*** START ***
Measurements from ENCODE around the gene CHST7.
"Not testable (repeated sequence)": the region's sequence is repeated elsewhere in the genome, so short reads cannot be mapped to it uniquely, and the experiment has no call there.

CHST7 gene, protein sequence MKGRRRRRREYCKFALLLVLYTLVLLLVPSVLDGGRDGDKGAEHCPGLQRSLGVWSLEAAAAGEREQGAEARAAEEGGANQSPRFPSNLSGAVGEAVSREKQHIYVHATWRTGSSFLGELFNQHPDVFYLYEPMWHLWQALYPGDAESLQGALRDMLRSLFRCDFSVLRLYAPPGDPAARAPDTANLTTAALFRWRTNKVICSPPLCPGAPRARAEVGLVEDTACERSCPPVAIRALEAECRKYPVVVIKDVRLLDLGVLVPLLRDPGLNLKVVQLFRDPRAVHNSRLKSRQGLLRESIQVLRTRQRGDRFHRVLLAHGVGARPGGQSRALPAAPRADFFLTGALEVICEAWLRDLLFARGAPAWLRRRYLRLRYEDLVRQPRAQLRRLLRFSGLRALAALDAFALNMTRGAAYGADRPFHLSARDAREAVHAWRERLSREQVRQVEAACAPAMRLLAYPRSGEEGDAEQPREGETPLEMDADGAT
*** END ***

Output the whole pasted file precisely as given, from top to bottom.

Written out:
Measurements from ENCODE around the gene CHST7.
"Not testable (repeated sequence)": the region's sequence is repeated elsewhere in the genome, so short reads cannot be mapped to it uniquely, and the experiment has no call there.

CHST7 gene, protein sequence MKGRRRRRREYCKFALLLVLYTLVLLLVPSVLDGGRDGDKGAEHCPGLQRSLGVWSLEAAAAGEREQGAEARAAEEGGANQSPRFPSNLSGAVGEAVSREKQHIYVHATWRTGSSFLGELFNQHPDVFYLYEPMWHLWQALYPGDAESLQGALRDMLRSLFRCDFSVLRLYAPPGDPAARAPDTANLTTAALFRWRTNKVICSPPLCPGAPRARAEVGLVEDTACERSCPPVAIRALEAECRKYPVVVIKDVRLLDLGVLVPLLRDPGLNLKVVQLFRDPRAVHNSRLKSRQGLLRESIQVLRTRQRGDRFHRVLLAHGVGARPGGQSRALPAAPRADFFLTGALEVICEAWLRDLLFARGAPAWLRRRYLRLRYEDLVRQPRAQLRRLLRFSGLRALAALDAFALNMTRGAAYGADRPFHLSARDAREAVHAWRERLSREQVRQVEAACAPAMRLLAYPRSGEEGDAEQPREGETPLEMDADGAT